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My research is driven by an abiding interest in redesigning ethnographic critique of progressive political formations such as women’s rights activism, NGO advocacy, and humanitarianism. These are globe-spanning formations that connect people across different social worlds and that challenge us to reenvision a critical anthropological analysis of emerging worlds, global encounters, and transnational regimes of rule. I have conducted ethnographic and autoethnographic research on trans-local women’s rights activism in Ghana, and on medical knowledge, refuge, asylum, and human rights activism in the United States and Europe. My projects aim to reimagine leftist critiques of violence within liberalism and notions of Western responsibility for problems that manifest themselves in the global South.
My courses on the intersections of feminism, global health, human rights, governance, and engaged anthropology address pressing political concerns and pay equal attention to critical theory, ethnographic inquiry, intersectional analysis, and movements for social justice. Recent courses include “Politics Beyond the State: Activism, Advocacy, and NGOs,” “Humanitarian Affects,” “A Global Controversy: How to Study a Human Rights Violation,” “Drugs and Social Justice,” and “Gender, Liberalism, and Postcolonial Theory.”
- Feminist, Gender & Sexuality Studies Program
- Lesbian, Gay, Bisexual and Transgender Studies Program
- Africana Studies
- Feminist, Gender, & Sexuality Studies
- Lesbian, Gay, Bisexual and Transgender studies
- Institute for African Development
My book, The Twilight of Cutting: African Activism and Life after NGOs, is a result of sixteen years of research on the effects of Ghanaian advocacy against female genital cutting and its transnational dimensions, and is a recipient of the Michelle Rosaldo book prize. I argue that the political and ethical concerns about cutting to which we must seriously attend are not those of Western subjects, but of the African women and men who are most involved in and affected by anticutting efforts. My analysis shows that Ghanaians respond to medical and legal anti-cutting campaigns not by holding onto “tradition,” but by reconfiguring how they are governed. I illuminate how rural women end cutting, while simultaneously critiquing the violence of extraction that has made their bodies vulnerable and I detail how the NGO activists who make anti-cutting laws eventually deem them violent and unjust.
I am currently working on a book titled Affective Encounters: Humanitarianism in Everyday Life, which is based on research at Amnesty International as well as on autoethnographic research with Bosnian refugees and with African women seeking asylum. I am interested in humanitarianism because it uniquely illuminates how rights are diminished under neoliberalism, and yet people find ways to live meaningfully and make new worlds for themselves and others. Blurring the boundaries between analysis of my own experience, observed events, and theory work, Affective Encounters portrays intimate encounters between differently positioned humanitarian subjects.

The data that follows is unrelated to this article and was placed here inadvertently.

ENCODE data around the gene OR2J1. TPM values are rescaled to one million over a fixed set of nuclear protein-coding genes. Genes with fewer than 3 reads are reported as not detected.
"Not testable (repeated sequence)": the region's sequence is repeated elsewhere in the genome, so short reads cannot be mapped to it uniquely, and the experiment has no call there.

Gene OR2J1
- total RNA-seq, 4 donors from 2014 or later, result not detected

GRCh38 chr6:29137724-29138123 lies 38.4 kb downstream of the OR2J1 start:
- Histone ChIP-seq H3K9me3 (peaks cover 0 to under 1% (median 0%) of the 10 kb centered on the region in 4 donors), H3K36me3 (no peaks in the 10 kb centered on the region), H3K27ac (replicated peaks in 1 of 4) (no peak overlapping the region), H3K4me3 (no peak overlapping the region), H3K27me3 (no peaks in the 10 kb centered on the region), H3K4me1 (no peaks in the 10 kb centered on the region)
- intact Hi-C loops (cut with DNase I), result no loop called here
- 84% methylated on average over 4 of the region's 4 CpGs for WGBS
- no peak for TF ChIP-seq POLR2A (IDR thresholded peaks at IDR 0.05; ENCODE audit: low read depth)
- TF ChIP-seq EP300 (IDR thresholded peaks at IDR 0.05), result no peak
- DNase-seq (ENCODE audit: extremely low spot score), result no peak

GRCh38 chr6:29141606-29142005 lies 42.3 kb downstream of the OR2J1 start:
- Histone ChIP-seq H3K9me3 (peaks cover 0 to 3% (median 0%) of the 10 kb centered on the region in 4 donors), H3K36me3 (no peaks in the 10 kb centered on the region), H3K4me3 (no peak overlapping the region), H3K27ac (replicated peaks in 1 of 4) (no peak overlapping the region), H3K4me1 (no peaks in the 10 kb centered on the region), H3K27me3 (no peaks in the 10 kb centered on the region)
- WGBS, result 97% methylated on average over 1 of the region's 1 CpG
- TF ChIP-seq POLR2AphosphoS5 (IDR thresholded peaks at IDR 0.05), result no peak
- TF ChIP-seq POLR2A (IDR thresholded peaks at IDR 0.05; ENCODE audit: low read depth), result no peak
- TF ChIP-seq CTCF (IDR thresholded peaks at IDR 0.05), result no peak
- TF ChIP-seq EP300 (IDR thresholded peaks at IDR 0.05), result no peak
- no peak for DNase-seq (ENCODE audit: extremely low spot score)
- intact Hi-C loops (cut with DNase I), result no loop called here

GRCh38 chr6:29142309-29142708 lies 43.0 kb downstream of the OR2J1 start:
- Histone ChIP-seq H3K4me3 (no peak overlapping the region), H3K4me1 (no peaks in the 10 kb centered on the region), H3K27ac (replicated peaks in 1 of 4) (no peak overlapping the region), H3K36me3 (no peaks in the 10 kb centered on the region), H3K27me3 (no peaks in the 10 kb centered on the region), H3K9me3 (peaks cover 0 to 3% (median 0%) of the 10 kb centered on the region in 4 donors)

I have also published on Ghanaian women’s movements for social justice and against domestic violence, on medical knowledge and global health governance, and on questions of violence, war, and refuge.
The Twilight of Cutting: African Activism and Life after NGOs. University of California Press, 2016.
On Critique of Food Scarcity, Neoliberal Violence, and Crisis Discourses
The Ends of Cutting in Ghana: Blood Loss, Scarcity, and Slow Harm after NGOs. American Ethnologist 43(4): 636-649, 2016.
On Ghanaian Women’s Rights Advocacy, NGOs, and Gender Violence
Unsettling Power: Domestic Violence, Gender Politics, and Struggles over Sovereignty in Ghana. Ethnos 74(3): 331-360, 2009.
Seduced by Information, Contaminated by Power: Women’s Rights as a Global Panopticon. Confronting Global Gender Justice: Women’s Rights, Human Lives. Debra Bergoffen et al., eds. Oxford, UK: Routledge, 2011.
The Logics of Controversy: Gender Violence as a Site of Frictions in Ghanaian Advocacy. Domestic Violence and the Law in Colonial and Postcolonial Africa. Richard Roberts et al., eds. Athens: Ohio University Press, 2010.
Feminist Bastards: Toward a Posthumanist Critique of NGOization. Theorizing NGOs: States, Feminisms, and Neoliberalism. Victoria Bernal and Inderpal Grewal, eds. Duke University Press. 2014.
On Medical Knowledge, Biopolitics, and Global Health Governance
Ascertaining Deadly Harms: Aesthetics and Politics of Global Evidence. Cultural Anthropology. 28(1): 86–109, 2013. Full text. Article website with classroom questions and author interview.
Of War, Culture, and Responsibility. Anthropology News. May 2007.
Book Review, Global Health in Times of Violence, Paul Farmer et al., Eds. Journal of Global Public Health 6(3): 678-680.